Twin houses on Green Street.



Houses on Green Street. The old Farmer's National Bank, built in 1804, is on the left.



The steeple of St. Mary's Roman Catholic Church, on Duke of Gloucester Street.



St. Mary's was built in 1858 on the land of Charles Carroll of Carrollton, a prominent Roman Catholic landowner who was active in state and national politics in the late 1700s.



The Charles Carroll Mansion, on Duke of Gloucester Street. The large house was built in 1730 and was the home of Charles Carroll of Carrollton, who signed the Declaration of Independence. Charles Carroll of Carrollton was the only Roman Catholic to sign the Declaration of Independence, and was the last signatory of the Declaration to live.



St. Mary's Church and its school and rectory buildings. In the foreground is the Charles Carroll Mansion, overlooking Spa Creek.

 

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Great work. Unlike a lot of folks that post tons of pics, you take the time to tell us what we are looking at.

Some folks have called Annapolis a living Williamsburg. Now if they would only bury the rest of those power lines...
 

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I want a train from penn/camden/union to annapolis! pretty please?
...there was one at one time. It followed the path of the current light rail to Glen Burnie. The B&A Trail was the path beyond that. Marley Station Mall takes its name from one of the stops on the line that was at that site.

There was also a line from the west. It began at Annapolis Junction and roughly paralleled Rt 32 and Generals Highway. If you know where to look, the old railbed may be seen in the vicinity of Westfield Annapolis and some spots along Generals Hwy.
 

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very nice. very enlightening. looks like a special blend of baltimore's fells point and ellicott city's historic district. you couldn't pay me enough to live in the pink house, though. lol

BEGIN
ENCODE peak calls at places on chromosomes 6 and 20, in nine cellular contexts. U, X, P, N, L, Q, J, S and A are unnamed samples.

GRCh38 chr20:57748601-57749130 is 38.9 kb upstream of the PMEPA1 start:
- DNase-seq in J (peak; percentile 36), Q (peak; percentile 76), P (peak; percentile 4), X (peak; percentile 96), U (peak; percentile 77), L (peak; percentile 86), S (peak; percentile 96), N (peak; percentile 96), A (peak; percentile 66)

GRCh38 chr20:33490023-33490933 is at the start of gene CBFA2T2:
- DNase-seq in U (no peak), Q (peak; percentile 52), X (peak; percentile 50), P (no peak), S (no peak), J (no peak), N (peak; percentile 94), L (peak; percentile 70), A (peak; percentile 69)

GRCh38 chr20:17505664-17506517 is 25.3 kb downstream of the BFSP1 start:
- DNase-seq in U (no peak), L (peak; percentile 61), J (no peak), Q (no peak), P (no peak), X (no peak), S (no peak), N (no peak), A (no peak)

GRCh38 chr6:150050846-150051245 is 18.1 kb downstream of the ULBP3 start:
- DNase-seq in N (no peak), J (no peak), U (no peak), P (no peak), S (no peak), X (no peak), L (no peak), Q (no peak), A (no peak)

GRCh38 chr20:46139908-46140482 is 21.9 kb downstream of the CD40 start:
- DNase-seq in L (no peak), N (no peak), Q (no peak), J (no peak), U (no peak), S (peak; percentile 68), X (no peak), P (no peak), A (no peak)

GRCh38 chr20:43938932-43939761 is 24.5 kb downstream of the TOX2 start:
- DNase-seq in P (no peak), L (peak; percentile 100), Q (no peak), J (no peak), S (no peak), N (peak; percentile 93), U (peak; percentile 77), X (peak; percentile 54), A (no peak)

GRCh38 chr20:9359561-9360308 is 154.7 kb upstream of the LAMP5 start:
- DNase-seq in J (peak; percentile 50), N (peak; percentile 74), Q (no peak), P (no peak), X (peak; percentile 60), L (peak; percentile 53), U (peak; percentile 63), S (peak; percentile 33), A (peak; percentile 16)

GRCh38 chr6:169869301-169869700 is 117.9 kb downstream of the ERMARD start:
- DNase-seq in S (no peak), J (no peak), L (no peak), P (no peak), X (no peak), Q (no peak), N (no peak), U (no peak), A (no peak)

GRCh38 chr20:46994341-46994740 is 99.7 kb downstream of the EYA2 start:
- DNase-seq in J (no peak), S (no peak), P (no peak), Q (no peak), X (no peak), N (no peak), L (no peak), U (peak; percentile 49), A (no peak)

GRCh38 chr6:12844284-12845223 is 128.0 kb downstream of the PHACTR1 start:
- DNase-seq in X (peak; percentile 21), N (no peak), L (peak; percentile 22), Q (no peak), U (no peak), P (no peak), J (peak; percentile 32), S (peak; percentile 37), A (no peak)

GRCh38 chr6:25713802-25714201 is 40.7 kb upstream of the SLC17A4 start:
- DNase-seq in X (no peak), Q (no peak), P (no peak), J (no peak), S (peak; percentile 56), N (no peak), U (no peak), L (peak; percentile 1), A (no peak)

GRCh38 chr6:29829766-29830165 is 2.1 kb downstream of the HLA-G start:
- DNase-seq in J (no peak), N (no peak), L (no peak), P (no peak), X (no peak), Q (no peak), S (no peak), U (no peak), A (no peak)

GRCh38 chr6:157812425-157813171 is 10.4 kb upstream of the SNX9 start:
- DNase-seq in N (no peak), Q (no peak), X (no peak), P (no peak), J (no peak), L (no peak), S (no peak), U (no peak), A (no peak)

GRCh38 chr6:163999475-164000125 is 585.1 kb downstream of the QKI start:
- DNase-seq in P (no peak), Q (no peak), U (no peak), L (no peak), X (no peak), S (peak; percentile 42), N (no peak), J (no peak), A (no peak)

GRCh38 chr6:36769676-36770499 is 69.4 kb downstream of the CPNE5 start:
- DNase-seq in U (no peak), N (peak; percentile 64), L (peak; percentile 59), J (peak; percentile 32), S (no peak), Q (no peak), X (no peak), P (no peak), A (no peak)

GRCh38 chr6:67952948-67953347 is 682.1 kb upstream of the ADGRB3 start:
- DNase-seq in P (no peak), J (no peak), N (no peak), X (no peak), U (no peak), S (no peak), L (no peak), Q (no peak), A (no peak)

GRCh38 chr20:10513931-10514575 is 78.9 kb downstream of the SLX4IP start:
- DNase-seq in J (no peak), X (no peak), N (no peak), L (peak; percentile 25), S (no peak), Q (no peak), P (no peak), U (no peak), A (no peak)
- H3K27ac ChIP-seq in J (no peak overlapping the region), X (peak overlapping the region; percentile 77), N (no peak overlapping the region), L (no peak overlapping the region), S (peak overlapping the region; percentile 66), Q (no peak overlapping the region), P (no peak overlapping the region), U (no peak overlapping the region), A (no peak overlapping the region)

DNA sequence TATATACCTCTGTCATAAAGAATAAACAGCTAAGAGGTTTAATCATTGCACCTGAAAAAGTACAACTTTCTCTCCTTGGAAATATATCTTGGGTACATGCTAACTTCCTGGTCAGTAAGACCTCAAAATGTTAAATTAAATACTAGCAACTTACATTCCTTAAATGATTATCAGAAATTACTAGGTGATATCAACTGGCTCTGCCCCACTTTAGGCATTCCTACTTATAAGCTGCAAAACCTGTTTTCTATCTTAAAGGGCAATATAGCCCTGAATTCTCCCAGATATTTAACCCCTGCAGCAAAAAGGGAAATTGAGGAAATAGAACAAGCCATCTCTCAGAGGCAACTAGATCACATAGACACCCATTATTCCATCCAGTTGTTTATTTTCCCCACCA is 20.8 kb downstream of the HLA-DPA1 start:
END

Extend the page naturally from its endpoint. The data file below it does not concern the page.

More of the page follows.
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very nice. very enlightening. looks like a special blend of baltimore's fells point and ellicott city's historic district. you couldn't pay me enough to live in the pink house, though. lol
No problem with the pink house...that's why God invented Home Depot and paint. Annapolis is special, it's preservation status is shared by only a few more towns like Charleston SC, and Newport RI, where the entire area is considered historic. It's hard to believe that back in the 1940's the Naval Academy wanted to buy the whole place the demolish it for athletic fields. What I especially like about Annapolis is that, compared to a museum/theme park like Williamsburg, Annapolis has always been a real city in constant daily use. Another interesting fact is that before J D Rockefeller bought the entire town of Williamsburg, he tried to buy Annapolis, but the State and city wouldn't sell.
 

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Great photographs of one of my favorite places. The comment about the Naval Academy wanting to bulldoze Annapolis is so true. In the name of progress and expansion they managed to demolish wonderful historic buildings like the old Government (Jennings) House built in 1740, the Walter Dulany House built in 1745, Fort Severn, and Strawberry Hill. I'm not fond of the new buildings on Main Street and Church Circle, but at least the scale of the old city has been respected.
Annapolitans have a long history of saving their old buildings. One 1785 2-story brick house has been moved twice to save it from destruction.
 

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Nice pictures. Annapolis is indeed one of the best preserved historic capital in the United States. I hope that one day the city would be more accessible from a train or a bus station w/o going to Baltimore.